Children Who Act Fearless Show Less Sympathy, More Aggression

Fearless children appear to be less sympathetic towards their friends

Children in preschool who show fearless behavior are also less sympathetic and more aggressive towards other children. A new study at the University of Haifa’s Faculty of Education shows these behaviors may be genetic instead of environmental.

During the study, researchers worked to understand if children between 3 and 4 years old acted a certain way based on physiological or social-emotional characteristics. Understanding the role, if any, that parenting, birth order, and overall well-being of the parents has on the attitudes of a child.

For the study, 80 children between 3 and 4 years old, and their parents and teachers, were observed. Researchers created baselines from reports provided by parents and teachers and monitored children for fearless behavior.

One conclusion drawn was slow starting heart rate in children showing high levels of fearlessness.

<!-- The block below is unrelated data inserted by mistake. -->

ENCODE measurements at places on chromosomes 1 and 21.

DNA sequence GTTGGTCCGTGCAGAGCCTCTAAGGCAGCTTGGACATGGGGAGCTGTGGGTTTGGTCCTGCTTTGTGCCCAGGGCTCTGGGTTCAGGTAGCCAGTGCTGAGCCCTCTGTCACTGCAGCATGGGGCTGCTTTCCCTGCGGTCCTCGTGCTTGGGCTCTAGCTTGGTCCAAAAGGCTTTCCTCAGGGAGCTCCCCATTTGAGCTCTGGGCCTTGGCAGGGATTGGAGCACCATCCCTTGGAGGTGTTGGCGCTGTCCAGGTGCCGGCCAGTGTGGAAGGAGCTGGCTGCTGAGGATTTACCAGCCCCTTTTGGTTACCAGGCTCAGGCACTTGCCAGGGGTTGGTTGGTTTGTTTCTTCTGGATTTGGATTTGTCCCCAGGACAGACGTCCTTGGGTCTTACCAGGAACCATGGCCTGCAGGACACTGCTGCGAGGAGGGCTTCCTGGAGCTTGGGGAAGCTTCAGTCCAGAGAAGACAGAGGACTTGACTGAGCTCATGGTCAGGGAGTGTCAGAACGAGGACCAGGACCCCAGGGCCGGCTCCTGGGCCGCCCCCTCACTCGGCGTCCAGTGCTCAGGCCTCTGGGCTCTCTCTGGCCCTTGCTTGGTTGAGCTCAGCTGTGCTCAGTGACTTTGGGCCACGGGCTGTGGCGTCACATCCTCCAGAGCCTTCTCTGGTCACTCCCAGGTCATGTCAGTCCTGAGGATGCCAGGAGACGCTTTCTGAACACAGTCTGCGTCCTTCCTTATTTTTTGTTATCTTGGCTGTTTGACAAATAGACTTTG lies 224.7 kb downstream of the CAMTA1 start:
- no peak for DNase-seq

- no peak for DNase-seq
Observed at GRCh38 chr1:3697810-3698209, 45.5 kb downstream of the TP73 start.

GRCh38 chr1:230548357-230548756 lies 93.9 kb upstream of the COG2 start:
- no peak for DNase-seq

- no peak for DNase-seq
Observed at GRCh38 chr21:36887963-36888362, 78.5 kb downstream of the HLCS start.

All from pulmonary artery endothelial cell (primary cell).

Another link between behavior and social elements was evident as researchers found fearless children to be less empathetic towards other children their age. These children also found it difficult to determine facial expressions showing fear, but could easily identify happiness, anger, sadness, or surprise. Children in this group also had antisocial behaviors.

While the children appear to be antisocial, they are in fact very sociable. The children are friendly and have no problem talking with their peers. Researchers explain the inability to determine whether or not a friend is stressed may be one of the problems.

Researchers explain it to be important to understand what can assist young students in learning and to promote positive behavior.